As more buyers move their transactions online, the business-to-business sales process is blurring the lines between sales and marketing. The two business units now should be working in tandem to exchange information on leads and content, and a common meeting ground is online configure-price-quote systems, Forrester Research Inc. says in a new report.
Forrester says that 83% of B2B marketers are responsible for their company’s sales tools, including content and training. But until recently, “marketing didn’t need to pay close attention to sales operations processes because the two groups had clearly demarcated roles and responsibilities,” writes Forrester B2B marketing analyst Steven Wright in the report, “Mind The Gap: What B2B Marketers Need to Know About Sales Operations.”
Because marketing and sales now often work in parallel, “marketing needs to understand better how sales tracks and closes deals to ensure that the information and advice they offer sellers is productive and accepted,” Wright says. In other words, when the marketing department sends leads to the sales department, marketing should understand what the sales team is trying to sell.
A good example comes up with configure-price-quote, or CPQ, applications. CPQ assists sellers and buyers by automating the processes around product configuration, pricing and quoting, enabling suppliers to come up with accurate proposals quickly and easily, the report notes. As a buyer configures a product, the CPQ system will automatically suggest components and display a total configured price, then give the buyer the option to request a new price quote from a sales rep.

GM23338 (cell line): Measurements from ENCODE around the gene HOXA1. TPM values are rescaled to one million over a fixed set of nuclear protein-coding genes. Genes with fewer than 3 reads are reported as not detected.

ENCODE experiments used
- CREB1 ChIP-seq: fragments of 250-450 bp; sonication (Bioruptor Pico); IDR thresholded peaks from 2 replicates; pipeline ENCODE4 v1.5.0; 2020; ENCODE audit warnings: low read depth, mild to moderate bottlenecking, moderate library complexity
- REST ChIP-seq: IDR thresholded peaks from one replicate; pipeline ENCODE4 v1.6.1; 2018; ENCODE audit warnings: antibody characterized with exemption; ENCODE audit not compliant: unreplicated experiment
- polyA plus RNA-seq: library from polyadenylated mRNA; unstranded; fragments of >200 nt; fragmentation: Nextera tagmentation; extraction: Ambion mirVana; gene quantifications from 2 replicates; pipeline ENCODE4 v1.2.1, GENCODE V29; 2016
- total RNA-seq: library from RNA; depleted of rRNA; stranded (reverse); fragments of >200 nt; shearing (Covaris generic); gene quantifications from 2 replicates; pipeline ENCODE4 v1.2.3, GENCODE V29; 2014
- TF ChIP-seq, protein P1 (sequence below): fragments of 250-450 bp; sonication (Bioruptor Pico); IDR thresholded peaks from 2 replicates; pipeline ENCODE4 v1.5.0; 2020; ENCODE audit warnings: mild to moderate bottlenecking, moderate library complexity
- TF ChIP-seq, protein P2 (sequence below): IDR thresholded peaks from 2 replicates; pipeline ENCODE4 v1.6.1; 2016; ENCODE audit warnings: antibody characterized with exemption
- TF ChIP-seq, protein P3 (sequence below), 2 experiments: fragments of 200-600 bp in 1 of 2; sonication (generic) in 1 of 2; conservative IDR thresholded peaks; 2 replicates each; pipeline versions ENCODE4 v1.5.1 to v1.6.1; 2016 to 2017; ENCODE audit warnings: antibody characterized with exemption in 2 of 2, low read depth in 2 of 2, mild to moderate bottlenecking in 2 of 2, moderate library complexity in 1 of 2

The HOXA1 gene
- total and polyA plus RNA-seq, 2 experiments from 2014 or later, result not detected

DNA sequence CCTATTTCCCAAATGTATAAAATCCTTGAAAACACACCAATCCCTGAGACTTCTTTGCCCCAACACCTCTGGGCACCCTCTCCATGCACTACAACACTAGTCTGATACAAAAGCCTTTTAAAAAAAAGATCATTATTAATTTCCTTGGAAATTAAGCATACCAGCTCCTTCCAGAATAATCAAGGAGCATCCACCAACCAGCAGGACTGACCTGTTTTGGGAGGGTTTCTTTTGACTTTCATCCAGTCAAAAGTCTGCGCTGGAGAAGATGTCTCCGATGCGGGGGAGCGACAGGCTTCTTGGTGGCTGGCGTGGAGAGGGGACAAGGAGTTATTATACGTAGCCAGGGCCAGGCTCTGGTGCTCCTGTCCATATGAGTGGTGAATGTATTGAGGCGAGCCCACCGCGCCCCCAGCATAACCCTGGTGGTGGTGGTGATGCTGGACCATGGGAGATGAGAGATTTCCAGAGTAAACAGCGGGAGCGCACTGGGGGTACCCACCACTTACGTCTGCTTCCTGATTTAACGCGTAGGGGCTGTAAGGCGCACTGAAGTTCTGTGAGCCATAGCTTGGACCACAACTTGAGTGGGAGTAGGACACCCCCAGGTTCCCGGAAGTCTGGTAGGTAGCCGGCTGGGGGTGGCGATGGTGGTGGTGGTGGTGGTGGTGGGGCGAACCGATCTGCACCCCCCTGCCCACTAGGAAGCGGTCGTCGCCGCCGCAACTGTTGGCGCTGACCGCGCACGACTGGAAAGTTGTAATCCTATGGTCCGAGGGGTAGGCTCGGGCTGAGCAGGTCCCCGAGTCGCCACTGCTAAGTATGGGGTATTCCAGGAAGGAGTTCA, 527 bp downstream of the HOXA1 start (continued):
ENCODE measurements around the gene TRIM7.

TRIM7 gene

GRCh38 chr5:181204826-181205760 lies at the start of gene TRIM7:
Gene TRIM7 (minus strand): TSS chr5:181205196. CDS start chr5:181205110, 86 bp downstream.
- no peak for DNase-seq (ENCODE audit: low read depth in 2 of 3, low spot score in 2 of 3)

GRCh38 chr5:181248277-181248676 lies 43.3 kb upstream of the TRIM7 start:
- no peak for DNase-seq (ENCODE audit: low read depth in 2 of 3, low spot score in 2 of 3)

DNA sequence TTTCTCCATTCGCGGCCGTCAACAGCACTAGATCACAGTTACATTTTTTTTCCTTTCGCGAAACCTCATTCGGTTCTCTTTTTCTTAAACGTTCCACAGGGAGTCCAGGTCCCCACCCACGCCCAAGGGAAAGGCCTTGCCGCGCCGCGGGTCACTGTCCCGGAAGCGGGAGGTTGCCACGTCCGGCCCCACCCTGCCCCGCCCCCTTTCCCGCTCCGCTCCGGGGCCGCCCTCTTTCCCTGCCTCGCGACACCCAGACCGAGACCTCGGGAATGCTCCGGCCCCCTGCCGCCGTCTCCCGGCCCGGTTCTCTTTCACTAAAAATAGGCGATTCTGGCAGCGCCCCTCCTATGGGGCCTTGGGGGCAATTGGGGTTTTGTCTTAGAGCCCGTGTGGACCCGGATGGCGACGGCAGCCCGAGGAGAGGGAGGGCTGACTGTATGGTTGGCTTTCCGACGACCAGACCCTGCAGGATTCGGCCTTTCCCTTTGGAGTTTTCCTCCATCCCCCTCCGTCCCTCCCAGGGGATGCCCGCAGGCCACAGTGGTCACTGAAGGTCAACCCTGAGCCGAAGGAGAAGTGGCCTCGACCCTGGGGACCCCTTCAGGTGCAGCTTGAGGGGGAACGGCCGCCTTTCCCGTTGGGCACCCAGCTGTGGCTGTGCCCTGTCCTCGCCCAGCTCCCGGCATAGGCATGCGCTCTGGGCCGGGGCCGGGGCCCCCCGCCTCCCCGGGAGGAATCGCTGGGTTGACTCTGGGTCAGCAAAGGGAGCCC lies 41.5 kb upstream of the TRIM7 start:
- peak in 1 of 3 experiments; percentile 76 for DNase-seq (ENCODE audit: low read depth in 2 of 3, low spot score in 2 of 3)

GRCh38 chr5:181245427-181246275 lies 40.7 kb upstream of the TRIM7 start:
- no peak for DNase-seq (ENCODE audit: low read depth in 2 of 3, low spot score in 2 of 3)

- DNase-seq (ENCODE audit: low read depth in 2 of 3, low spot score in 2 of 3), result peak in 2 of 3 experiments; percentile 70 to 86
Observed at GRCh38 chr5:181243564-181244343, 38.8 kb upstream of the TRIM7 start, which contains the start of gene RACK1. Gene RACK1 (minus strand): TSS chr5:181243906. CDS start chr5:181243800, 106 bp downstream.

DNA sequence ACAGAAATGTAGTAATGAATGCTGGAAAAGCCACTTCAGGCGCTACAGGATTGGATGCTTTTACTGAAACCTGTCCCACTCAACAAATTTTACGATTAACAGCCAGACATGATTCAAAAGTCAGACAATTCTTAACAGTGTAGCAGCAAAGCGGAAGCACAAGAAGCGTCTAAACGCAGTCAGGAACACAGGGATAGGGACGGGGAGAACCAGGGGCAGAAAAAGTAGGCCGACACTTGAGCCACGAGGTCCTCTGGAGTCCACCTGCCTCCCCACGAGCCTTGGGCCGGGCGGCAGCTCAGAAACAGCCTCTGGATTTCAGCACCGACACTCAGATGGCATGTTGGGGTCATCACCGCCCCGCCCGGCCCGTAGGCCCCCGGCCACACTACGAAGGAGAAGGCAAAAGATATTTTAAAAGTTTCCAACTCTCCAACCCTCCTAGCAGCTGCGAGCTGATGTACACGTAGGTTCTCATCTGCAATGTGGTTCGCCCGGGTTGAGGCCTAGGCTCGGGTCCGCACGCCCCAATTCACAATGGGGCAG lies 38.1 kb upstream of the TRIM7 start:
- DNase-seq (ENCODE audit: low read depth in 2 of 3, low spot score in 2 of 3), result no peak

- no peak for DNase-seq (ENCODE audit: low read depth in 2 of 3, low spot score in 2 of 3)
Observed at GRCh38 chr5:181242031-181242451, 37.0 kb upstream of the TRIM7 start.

The CPQ system is often set up by the sales teams to suggest particular product configurations. Sales reps’ compensation, meantime, may reward sales of particular products or configurations—for example, if their company wants to produce higher margins rather than higher sales volumes, the report notes. But without good coordination between the sales and marketing teams, the latter may wind up running campaigns that promote products other than the ones the sales team is focusing on.
“While marketers often have some visibility into this at a high level, a deeper understanding of both CPQ and compensation systems can improve the effectiveness of their work,” Wright says.
He adds that good coordination between these teams will also ensure that, when a CPQ system recommends products, it also displays pertinent marketing content that highlights and explains the value of suggested product combinations to buyers. Without that marketing content, “sellers are left on their own to convince the buyer” to make a purchase, Wright says. That requires more time, of course, and can take the rep away from addressing the needs of another customer.
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